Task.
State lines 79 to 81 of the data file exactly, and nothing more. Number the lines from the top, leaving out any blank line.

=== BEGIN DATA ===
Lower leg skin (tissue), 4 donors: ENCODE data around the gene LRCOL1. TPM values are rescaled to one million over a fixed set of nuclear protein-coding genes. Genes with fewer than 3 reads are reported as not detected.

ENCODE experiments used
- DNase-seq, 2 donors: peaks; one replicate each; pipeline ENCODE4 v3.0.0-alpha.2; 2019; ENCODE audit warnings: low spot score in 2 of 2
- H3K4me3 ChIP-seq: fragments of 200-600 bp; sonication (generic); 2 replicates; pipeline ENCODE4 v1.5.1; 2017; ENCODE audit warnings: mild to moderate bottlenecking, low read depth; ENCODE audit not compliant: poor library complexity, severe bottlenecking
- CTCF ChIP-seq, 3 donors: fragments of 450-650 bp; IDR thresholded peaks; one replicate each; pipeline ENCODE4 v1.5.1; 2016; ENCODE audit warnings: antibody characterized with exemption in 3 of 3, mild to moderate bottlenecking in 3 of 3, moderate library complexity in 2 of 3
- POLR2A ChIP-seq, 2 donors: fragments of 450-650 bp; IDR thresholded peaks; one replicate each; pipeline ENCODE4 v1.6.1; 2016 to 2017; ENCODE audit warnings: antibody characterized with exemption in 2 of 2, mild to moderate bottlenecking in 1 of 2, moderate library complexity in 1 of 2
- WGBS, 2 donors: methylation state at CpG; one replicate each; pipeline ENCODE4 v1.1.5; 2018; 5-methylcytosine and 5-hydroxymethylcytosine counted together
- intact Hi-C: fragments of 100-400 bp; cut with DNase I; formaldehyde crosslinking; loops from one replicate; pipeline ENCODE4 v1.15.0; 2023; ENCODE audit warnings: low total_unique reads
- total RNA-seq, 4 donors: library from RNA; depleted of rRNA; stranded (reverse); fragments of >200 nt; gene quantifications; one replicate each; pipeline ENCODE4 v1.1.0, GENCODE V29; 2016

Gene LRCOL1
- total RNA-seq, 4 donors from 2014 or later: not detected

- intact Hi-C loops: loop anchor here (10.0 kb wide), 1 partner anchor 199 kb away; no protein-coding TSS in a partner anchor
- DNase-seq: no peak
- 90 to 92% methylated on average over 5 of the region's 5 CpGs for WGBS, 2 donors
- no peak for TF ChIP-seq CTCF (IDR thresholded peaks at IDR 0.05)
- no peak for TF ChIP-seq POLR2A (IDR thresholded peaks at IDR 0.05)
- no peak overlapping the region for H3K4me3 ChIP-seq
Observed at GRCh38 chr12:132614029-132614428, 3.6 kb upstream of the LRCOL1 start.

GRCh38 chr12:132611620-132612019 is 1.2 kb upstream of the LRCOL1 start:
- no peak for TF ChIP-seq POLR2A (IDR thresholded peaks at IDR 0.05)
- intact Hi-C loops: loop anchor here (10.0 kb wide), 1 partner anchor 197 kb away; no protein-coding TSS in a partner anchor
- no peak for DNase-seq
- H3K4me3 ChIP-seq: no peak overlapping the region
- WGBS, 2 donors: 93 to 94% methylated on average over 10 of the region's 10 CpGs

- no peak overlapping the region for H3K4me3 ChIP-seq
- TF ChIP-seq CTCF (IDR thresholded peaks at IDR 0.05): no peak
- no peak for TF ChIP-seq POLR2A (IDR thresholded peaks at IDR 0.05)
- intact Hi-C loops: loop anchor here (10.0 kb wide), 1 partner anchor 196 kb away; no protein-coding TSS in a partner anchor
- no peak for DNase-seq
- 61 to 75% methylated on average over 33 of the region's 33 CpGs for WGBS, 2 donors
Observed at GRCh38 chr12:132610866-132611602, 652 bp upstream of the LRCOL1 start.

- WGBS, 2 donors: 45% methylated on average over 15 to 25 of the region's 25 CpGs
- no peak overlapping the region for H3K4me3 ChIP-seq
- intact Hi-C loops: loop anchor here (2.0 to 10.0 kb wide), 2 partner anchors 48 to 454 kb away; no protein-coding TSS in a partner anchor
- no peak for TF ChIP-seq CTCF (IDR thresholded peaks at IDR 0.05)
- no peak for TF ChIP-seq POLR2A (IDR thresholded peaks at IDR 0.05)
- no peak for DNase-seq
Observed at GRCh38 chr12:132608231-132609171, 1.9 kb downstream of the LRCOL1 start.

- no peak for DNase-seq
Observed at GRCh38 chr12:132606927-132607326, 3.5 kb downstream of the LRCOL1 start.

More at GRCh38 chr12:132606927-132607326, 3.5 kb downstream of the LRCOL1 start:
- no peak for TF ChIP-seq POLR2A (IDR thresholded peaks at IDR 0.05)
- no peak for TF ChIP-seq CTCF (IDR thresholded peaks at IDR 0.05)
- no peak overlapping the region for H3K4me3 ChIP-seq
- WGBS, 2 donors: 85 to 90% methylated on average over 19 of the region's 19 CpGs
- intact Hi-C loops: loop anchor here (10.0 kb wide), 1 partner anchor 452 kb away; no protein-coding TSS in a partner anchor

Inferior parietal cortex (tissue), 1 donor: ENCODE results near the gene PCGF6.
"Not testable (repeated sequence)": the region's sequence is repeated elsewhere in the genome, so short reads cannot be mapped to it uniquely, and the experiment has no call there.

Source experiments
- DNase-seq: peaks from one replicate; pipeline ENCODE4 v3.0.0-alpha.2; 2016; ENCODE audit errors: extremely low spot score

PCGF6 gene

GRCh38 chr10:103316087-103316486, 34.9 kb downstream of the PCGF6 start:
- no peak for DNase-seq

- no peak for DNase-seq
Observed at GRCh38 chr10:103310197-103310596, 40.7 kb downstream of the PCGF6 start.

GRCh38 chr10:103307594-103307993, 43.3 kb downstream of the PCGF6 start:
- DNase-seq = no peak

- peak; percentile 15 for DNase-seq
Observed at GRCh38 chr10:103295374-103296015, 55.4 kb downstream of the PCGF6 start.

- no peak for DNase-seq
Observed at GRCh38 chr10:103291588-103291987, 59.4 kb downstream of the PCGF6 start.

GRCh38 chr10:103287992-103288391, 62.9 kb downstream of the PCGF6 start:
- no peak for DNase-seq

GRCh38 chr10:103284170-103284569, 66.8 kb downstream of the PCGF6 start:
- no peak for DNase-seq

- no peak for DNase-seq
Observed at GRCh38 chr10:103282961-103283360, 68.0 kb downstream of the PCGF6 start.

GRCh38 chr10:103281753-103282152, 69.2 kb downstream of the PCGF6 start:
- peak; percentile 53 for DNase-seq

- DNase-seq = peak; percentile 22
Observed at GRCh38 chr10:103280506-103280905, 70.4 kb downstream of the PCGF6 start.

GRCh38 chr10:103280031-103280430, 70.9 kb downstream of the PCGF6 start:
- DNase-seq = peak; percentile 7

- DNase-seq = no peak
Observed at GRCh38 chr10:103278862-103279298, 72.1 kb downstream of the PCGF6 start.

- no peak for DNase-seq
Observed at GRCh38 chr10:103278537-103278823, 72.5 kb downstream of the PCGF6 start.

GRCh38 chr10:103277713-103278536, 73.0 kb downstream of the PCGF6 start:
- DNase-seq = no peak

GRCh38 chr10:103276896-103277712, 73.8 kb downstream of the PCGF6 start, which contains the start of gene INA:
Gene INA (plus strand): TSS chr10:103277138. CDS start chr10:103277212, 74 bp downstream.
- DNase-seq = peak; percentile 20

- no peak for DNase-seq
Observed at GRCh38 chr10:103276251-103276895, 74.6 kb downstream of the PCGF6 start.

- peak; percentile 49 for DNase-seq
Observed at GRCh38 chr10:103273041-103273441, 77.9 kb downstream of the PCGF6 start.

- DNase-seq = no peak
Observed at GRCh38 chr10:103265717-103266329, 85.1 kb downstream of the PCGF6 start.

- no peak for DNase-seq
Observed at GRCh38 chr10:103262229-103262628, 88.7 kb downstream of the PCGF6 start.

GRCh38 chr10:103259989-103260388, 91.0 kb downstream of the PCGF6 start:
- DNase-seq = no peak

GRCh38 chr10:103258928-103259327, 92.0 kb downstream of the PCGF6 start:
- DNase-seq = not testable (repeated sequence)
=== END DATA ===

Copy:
- DNase-seq = no peak

GRCh38 chr10:103276896-103277712, 73.8 kb downstream of the PCGF6 start, which contains the start of gene INA:
Gene INA (plus strand): TSS chr10:103277138. CDS start chr10:103277212, 74 bp downstream.